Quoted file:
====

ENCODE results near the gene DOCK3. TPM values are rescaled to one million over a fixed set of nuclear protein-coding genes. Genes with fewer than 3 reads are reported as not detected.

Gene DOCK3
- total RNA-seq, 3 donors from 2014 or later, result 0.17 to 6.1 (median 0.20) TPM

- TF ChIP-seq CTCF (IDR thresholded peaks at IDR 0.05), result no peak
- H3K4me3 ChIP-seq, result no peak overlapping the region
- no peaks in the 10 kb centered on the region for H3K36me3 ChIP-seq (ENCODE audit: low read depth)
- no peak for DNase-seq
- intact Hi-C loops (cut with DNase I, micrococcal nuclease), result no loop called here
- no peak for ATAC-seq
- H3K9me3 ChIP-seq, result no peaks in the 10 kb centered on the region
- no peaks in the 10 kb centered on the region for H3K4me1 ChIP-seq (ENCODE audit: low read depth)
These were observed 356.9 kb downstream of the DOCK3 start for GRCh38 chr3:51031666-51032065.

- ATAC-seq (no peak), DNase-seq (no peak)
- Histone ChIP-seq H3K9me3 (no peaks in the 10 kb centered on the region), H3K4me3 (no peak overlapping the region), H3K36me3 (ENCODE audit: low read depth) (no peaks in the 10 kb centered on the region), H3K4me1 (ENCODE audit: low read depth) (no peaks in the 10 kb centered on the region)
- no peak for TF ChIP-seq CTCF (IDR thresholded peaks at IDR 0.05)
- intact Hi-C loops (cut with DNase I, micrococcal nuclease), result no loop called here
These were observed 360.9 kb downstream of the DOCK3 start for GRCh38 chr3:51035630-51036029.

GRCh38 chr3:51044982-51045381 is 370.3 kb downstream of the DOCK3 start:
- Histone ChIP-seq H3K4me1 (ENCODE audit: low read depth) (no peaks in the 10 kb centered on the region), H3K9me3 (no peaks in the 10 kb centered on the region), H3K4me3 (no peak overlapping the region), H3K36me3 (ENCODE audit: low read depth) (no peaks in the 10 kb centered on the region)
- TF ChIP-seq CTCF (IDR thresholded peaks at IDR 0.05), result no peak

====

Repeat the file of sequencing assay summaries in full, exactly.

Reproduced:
ENCODE results near the gene DOCK3. TPM values are rescaled to one million over a fixed set of nuclear protein-coding genes. Genes with fewer than 3 reads are reported as not detected.

Gene DOCK3
- total RNA-seq, 3 donors from 2014 or later, result 0.17 to 6.1 (median 0.20) TPM

- TF ChIP-seq CTCF (IDR thresholded peaks at IDR 0.05), result no peak
- H3K4me3 ChIP-seq, result no peak overlapping the region
- no peaks in the 10 kb centered on the region for H3K36me3 ChIP-seq (ENCODE audit: low read depth)
- no peak for DNase-seq
- intact Hi-C loops (cut with DNase I, micrococcal nuclease), result no loop called here
- no peak for ATAC-seq
- H3K9me3 ChIP-seq, result no peaks in the 10 kb centered on the region
- no peaks in the 10 kb centered on the region for H3K4me1 ChIP-seq (ENCODE audit: low read depth)
These were observed 356.9 kb downstream of the DOCK3 start for GRCh38 chr3:51031666-51032065.

- ATAC-seq (no peak), DNase-seq (no peak)
- Histone ChIP-seq H3K9me3 (no peaks in the 10 kb centered on the region), H3K4me3 (no peak overlapping the region), H3K36me3 (ENCODE audit: low read depth) (no peaks in the 10 kb centered on the region), H3K4me1 (ENCODE audit: low read depth) (no peaks in the 10 kb centered on the region)
- no peak for TF ChIP-seq CTCF (IDR thresholded peaks at IDR 0.05)
- intact Hi-C loops (cut with DNase I, micrococcal nuclease), result no loop called here
These were observed 360.9 kb downstream of the DOCK3 start for GRCh38 chr3:51035630-51036029.

GRCh38 chr3:51044982-51045381 is 370.3 kb downstream of the DOCK3 start:
- Histone ChIP-seq H3K4me1 (ENCODE audit: low read depth) (no peaks in the 10 kb centered on the region), H3K9me3 (no peaks in the 10 kb centered on the region), H3K4me3 (no peak overlapping the region), H3K36me3 (ENCODE audit: low read depth) (no peaks in the 10 kb centered on the region)
- TF ChIP-seq CTCF (IDR thresholded peaks at IDR 0.05), result no peak